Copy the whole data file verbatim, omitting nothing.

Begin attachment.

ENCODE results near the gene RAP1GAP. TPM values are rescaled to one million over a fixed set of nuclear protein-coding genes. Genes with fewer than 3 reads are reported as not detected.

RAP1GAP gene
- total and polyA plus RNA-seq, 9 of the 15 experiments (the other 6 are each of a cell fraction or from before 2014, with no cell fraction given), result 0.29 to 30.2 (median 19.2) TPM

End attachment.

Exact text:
ENCODE results near the gene RAP1GAP. TPM values are rescaled to one million over a fixed set of nuclear protein-coding genes. Genes with fewer than 3 reads are reported as not detected.

RAP1GAP gene
- total and polyA plus RNA-seq, 9 of the 15 experiments (the other 6 are each of a cell fraction or from before 2014, with no cell fraction given), result 0.29 to 30.2 (median 19.2) TPM